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Integrating Perennial Crops in Annual Crop Rotations

Updated July 15, 2020

Ruth Beck

SDSU Extension Agronomy Field Specialist

A group of red and white calves grazing in a field of switchgrass.
Ten-month-old calves grazing switchgrass at the Dakota Lakes Research Farm near Pierre, S.D. on July 7, 2020.

Written collaboratively by Ruth Beck and Dwayne Beck.

The common cropping system in South Dakota consists of a sequence of annual crops. The type of annual crops and the sequence varies across the state and is typically dependent on factors such as annual precipitation, access to markets, and soil type. Perennial crops typically consist of perennial grass and alfalfa or mixes of these two crop types. However most producers that include these perennials in their crop systems, either have access to a hay market or use these crops to feed and graze their own livestock. Perennial crops are not traditionally considered to be part of a “crop rotation.”

Crop rotation is a beneficial practice that can help reduce the cycle of pests, and spread risk and workload on farms. Annual crop rotations that include a higher level of diversity are often thought to be more beneficial because they more closely mimic the natural diversity of the native prairie. However annual cropping systems, no matter how diverse, do not develop the deep rooting systems of a native prairie. Nor do they grow all year round, using moisture for a longer period and providing cover for the soil throughout the year. These are benefits that, along with a much higher level of diversity, are found in a native prairie. There is an increasing concern that annual cropping systems are not able to mimic the attributes of the native prairie at a level necessary to keep soils and farm ground productive over the long term.

The deep rooting system of perennial plants native to the prairie have the ability to draw on nutrients and water from deep in the soil profile. The benefit of this, to name just a couple, is that nutrients, in the form of cations (calcium, potassium, magnesium, etc.) and anions (nitrate-N, chloride, sulfate-S, etc.), are kept in the surface layers of the soil rather than being flushed below the rooting zone. Soils hold a limited amount of water. During those times of the year when nothing is growing in those areas slated for annual crops, for instance prior to spring seeding, excess water can flush these nutrients below the root zone. The loss of these nutrients in the surface layers of the soil has resulted in lower pH’s and reduced fertility. These nutrients often end up moving into aquifers or into aquatic ecosystems through drainage tiles or they move sideways in the soil with the excess soil water and accumulate in low areas. This concentration of nutrients contributes to saline, non-productive areas in the landscape. Low pH can also impact crop growth. Good fertility has become a bad problem.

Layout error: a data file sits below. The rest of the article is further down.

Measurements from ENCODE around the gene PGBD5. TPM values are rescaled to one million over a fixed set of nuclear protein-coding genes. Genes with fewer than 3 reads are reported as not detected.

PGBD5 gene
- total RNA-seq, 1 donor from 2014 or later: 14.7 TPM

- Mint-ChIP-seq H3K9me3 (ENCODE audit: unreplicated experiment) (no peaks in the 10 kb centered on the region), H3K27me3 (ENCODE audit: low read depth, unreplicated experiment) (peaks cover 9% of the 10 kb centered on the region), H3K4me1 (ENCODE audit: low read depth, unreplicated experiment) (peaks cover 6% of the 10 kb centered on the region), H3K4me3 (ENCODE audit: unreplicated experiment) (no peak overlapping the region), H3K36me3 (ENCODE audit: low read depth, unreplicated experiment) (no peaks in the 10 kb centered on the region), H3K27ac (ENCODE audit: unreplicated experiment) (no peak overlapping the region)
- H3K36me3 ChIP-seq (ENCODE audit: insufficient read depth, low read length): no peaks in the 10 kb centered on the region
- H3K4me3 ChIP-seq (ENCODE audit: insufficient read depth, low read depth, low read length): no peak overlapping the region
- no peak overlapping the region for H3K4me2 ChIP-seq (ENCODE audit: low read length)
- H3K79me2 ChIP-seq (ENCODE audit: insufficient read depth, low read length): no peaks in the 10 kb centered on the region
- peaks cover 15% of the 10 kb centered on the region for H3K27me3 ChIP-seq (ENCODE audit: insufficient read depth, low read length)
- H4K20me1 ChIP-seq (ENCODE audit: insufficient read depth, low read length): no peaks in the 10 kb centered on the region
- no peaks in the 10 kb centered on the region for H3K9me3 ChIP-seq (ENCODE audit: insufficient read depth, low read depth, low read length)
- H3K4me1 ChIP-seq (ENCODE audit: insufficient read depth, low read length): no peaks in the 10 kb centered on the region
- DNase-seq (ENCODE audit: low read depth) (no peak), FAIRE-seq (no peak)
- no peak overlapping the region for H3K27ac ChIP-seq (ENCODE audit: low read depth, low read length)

The Dakota Lakes Research Farm is working to develop long-term cropping systems that include perennial crops, such as switchgrass, big bluestem and alfalfa. They currently are reaching the end of one cycle (5 years) that has included one field in a rotation producing switchgrass. The experiment has looked at seeding and establishment, as well as uses that can provide profit. The next field in the rotation will utilize switchgrass in a mix with big bluestem and alfalfa. The field that had switchgrass will be cropped in a wheat-corn-broadleaf rotation for 15 years.

In addition to the agronomic benefits (weed control, soil structure, fertility) that might be realized by expanding crop rotations to include perennial crops, these perennials often require less inputs from year to year, provide habitat for wildlife and can sequester nutrients, keeping them out of lakes, rivers and streams. However there will be a substantial need for researchers to define the parameters required to make these systems work.